“Okay, so we have a crazy huge family,” says Alexandria Serwe-Montoya, 38. She lives on a four-acre ranch with her husband, who has three of his own children, ages 13, 19, 30, and her 13-year-old-son from a previous marriage. Together, they also have a 2-month-old baby, a toddler and an 8 year old.

But wait, there’s more: two dogs, one cat and three horses. Serwe-Montoya is a night supervisor at a hospital, and also has a side hustle selling clothing, both online and at her home (sometimes mom shoppers bring their kids and they’ll play with her kids out on the ranch while mom shops).

It’s a family affair

  • Let cooking tools do the work for you. Serwe-Montoya swears by her slow cooker, rice cooker and bread machine. The added bonus to these efficient tools is that she says her house always smells good when something is cooking. Also, she relies on the experts for budget-friendly (and fast) recipes and follows several money-saving recipe blogs.
  • Don’t underestimate beans — they stretch the dollar and the nutrition. “We make quick bean and cheese burritos, or add them into soups or stews,” she says. She also makes snack time simple with healthy pre-packaged snacks like protein bars, applesauce and yogurt tubes (tip: put these in the freezer so they turn into popsicles and double as teethers for the baby).
  • Find your task. “In our family we find the best thing is for everyone to have a job, regardless of their age,” Serwe-Montoya says. Each family member has designated tasks, from taking care of the horses to washing dishes to clearing and cleaning the table.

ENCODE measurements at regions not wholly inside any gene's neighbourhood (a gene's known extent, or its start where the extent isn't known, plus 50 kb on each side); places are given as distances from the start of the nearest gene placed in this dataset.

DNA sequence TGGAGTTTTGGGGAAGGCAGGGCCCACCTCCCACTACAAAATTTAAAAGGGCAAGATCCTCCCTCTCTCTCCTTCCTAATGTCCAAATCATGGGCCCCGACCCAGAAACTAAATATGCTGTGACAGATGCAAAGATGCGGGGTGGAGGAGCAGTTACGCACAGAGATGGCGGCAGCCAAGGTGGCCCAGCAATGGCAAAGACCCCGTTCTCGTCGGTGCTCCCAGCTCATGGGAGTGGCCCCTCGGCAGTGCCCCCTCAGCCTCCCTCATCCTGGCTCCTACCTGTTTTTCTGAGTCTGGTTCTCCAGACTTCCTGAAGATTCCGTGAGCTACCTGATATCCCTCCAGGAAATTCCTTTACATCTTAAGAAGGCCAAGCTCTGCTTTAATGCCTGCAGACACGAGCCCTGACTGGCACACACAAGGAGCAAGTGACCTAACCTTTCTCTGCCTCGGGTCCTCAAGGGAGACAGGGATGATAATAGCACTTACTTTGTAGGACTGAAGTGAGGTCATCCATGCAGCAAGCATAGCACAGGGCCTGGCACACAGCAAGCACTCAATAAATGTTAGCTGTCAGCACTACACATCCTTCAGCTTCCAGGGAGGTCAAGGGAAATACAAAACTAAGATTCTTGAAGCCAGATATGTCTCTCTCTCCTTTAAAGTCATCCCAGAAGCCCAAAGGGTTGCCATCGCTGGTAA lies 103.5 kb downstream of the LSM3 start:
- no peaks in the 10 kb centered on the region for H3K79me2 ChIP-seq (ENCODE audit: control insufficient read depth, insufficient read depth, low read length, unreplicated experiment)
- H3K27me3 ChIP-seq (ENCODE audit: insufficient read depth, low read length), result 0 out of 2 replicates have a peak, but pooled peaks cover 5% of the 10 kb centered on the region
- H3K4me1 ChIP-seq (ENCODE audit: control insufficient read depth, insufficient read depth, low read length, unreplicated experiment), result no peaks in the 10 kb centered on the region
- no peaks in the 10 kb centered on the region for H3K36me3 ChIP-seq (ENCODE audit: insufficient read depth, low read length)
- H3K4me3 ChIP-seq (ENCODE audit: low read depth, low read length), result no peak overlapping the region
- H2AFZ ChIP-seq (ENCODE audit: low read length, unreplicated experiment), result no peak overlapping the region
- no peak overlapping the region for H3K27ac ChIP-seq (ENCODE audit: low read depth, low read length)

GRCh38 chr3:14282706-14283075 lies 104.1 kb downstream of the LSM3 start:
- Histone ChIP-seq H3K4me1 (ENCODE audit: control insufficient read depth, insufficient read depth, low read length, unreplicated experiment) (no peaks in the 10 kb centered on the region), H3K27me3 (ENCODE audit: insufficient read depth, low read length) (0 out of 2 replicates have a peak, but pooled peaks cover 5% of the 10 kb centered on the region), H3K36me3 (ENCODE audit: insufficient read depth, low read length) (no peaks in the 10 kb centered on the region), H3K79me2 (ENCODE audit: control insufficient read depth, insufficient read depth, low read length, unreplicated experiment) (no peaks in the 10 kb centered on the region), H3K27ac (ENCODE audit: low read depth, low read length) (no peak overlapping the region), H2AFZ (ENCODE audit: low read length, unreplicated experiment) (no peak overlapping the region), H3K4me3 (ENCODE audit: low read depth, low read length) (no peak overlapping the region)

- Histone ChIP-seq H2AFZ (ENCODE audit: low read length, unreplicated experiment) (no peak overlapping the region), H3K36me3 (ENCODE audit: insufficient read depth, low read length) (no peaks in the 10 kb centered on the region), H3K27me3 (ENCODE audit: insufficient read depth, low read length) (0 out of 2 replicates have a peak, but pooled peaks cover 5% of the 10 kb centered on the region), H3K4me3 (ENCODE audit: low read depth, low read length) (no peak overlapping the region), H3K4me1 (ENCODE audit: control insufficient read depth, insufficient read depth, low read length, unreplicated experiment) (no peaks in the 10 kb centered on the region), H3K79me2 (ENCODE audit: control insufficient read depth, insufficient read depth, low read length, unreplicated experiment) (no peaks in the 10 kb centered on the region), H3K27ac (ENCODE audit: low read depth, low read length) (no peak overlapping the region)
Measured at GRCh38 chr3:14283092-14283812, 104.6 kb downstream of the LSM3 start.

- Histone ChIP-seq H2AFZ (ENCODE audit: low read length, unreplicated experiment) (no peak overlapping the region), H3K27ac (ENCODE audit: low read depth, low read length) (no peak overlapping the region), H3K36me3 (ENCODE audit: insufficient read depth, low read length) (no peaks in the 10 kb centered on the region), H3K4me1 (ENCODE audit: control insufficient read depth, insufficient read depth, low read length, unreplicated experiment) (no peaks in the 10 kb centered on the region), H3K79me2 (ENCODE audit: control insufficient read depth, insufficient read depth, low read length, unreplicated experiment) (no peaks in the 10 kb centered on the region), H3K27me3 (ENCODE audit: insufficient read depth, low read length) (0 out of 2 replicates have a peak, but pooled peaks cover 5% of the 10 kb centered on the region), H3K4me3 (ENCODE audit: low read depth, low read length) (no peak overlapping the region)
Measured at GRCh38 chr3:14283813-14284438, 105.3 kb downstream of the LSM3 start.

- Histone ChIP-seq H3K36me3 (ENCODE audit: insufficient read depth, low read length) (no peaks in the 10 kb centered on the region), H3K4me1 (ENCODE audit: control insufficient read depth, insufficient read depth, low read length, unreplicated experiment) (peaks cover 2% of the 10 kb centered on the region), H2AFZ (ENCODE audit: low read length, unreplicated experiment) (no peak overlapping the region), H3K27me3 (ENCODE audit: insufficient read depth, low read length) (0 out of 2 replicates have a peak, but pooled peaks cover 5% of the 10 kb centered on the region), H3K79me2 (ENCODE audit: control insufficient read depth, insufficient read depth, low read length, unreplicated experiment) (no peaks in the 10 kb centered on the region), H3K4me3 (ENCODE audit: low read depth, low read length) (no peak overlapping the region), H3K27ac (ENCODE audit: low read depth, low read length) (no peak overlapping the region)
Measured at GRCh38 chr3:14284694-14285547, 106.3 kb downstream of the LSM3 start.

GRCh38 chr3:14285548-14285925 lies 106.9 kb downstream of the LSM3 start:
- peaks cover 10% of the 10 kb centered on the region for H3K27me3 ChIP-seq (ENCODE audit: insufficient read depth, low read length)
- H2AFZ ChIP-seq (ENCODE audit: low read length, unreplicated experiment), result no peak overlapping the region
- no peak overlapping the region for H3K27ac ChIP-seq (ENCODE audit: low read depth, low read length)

• Use nap and car time wisely. When her baby is napping, Serwe-Montoya will squeeze in a shower, and maybe a quick walk or jog around the trail they have on property. When she has to run an errand, she’ll call relatives from the car or listen to an educational talk.
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Don’t underestimate beans — they stretch the dollar and the nutrition.
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The Activist 


Sarah Kate Levy / Los Angeles, CA

Sarah Kate Levy, 42, is married, has four children and no shortage of things to juggle. She is the president of a political caucus and an active member of The League of Women Voters of Los Angeles.

On top of that, Levy volunteers as a lobbyist for various organizations and sits on the board of a local homeowners association. For Levy, it’s not just about how she gets it all done — but how the whole family gets it done. “I’ve decided that the kids have to do everything too,” she says.

Everyone pitches in

  • Don’t give options. Levy’s kids used to be extremely picky — one wouldn’t eat anything with tomato sauce, but loved sushi. One kid disliked cream cheese and pizza. Now, they get one choice for each meal, and if they don’t eat it, the only other option is peanut butter. (“At least they’re getting their RDA of plant-based protein”, she says.)